Patients are enrolled upon initiating a mCRPC treatment or a period of surveillance, defined as not currently receiving an active treatment for castration resistance. The Registry is collecting data on a pan-European scale on patient demography and status, treatment sequencing and effectiveness, ongoing disease management, quality of life, medical resource utilisation and outcomes.
This first analysis reports on data of 505 patients enrolled between June 2013 and January 2014 and followed for up to 9 months.
About Metastatic Castration-Resistant Prostate
Metastatic castration-resistant prostate cancer occurs when cancer has metastasised (spread) beyond the prostate to other parts of the body and the disease progresses despite serum testosterone below castrate levels.4
The prostate is a gland in men that produces part of the seminal fluid and is located around the urethra (under the bladder). In some cases, cancer of the prostate can grow slowly. However, depending on factors including characteristics specific to the patient and the tumour, prostate cancer also can grow very quickly and spread widely.5
In 2012, an estimated 417,000 new cases of prostate cancer were diagnosed in Europe, and 92,200 men died from the disease.2
Janssen-Cilag International NV is one of the Janssen Pharmaceutical Companies. Janssen Pharmaceutical Companies of Johnson & Johnson are dedicated to addressing and solving the most important unmet medical needs of our time, including oncology (e.g. multiple myeloma and prostate cancer), immunology (e.g. psoriasis), neuroscience (e.g. schizophrenia, dementia and pain), infectious disease (e.g. HIV/AIDS, hepatitis C and tuberculosis) and cardiovascular and metabolic diseases (e.g. diabetes). Driven by our commitment to patients, we develop sustainable, integrated healthcare solutions by working side-by-side with healthcare stakeholders, based on partnerships of trust and transparency. More information can be found on www.janssen-emea.com. Follow us on www.twitter.com/janssenEMEA for our latest news.
Janssen in Oncology
In oncology, our goal is to fundamentally alter the way cancer is understood, diagnosed, and managed, reinforcing our commitment to the patients who inspire us. In looking to find innovative ways to address the cancer challenge, our primary efforts focus on several treatment and prevention solutions. These include disease area strongholds that focus on haematologic malignancies and prostate cancer; cancer interception with the goal of developing products that interrupt the carcinogenic process; biomarkers that may help guide targeted, individualised use of our therapies; as well as safe and effective identification and treatment of early changes in the tumour microenvironment.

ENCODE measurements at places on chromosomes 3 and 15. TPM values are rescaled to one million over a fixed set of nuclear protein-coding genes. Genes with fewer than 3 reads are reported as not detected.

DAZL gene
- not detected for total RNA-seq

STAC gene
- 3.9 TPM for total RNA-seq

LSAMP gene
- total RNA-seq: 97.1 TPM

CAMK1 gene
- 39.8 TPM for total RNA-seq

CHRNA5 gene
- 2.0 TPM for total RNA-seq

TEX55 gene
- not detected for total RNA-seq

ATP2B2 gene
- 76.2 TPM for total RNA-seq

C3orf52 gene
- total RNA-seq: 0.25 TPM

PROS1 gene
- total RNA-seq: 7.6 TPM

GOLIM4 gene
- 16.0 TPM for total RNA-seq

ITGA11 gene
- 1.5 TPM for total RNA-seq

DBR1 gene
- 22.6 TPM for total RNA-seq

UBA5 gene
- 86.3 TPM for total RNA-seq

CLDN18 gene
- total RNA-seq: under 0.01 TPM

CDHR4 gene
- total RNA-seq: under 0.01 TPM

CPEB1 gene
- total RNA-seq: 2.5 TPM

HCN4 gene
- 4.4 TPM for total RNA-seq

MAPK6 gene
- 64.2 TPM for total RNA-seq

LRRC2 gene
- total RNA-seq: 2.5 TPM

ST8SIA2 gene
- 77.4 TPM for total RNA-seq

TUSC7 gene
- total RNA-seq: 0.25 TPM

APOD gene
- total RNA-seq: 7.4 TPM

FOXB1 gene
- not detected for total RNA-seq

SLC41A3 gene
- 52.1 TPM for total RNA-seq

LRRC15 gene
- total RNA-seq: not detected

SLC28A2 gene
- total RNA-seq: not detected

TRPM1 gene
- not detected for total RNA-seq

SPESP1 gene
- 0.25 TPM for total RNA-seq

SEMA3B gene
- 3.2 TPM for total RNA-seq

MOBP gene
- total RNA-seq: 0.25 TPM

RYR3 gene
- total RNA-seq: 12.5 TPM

1 Chowdhury S et al. The Prostate Cancer Registry: First
Results from an International, Prospective,
Observational Study of Men with Metastatic Castration- Resistant Prostate Cancer (mCRPC). Poster presented at the European Cancer Congress 2015, September 25-29, Vienna, Austria. Poster Presentation. ECC abstract #2548. Available at: https://www.europeancancercongress.org/Scientific-Programme/Abstract-search?abstractid=21001. Last accessed September 2015.
2 Ferlay J et al. Cancer incidence and mortality patterns in Europe: Estimates for 40 countries in 2012. European Journal of Cancer. 2013; 49: p1374–1403.
3 European Commission. CORDIS Express: Prevention, diagnosis and treatment of prostate cancer. Available at: http://cordis.europa.eu/news/rcn/122705_en.html. Last accessed September 2015.
4 Hotte SJ, SZytigad F. Current management of castrate-resistant prostate cancer. Curr Oncol. 2010 September; 17 (Supplement 2): S72–S79.
5 Mayo Clinic. Prostate Cancer. Available at: http://www.mayoclinic.com/health/prostate-cancer/DS00043. Last accessed September 2015.